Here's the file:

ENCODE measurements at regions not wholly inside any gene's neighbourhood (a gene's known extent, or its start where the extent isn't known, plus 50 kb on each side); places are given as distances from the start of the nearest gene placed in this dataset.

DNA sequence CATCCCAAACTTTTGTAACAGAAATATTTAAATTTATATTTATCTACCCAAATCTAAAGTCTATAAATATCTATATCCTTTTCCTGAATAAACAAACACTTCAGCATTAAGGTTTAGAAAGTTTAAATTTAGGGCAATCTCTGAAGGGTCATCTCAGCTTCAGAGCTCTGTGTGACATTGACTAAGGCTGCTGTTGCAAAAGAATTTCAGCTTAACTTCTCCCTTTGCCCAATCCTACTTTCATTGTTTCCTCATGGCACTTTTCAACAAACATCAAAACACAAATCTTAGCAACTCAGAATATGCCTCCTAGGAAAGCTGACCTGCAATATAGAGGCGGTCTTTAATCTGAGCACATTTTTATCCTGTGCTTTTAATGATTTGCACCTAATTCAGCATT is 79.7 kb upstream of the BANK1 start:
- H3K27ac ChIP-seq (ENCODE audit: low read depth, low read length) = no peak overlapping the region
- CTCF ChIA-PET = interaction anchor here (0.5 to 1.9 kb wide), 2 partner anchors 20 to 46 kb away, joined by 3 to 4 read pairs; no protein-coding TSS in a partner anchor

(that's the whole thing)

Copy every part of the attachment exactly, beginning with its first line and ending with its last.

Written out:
ENCODE measurements at regions not wholly inside any gene's neighbourhood (a gene's known extent, or its start where the extent isn't known, plus 50 kb on each side); places are given as distances from the start of the nearest gene placed in this dataset.

DNA sequence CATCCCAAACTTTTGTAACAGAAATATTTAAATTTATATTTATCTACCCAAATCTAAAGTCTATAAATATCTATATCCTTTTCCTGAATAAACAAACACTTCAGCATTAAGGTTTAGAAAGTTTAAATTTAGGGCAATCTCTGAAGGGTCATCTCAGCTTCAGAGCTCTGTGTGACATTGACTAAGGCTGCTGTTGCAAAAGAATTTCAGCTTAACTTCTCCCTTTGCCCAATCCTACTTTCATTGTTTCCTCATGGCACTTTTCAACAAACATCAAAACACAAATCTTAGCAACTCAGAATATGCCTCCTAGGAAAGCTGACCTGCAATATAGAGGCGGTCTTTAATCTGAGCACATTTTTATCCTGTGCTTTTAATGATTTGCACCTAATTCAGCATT is 79.7 kb upstream of the BANK1 start:
- H3K27ac ChIP-seq (ENCODE audit: low read depth, low read length) = no peak overlapping the region
- CTCF ChIA-PET = interaction anchor here (0.5 to 1.9 kb wide), 2 partner anchors 20 to 46 kb away, joined by 3 to 4 read pairs; no protein-coding TSS in a partner anchor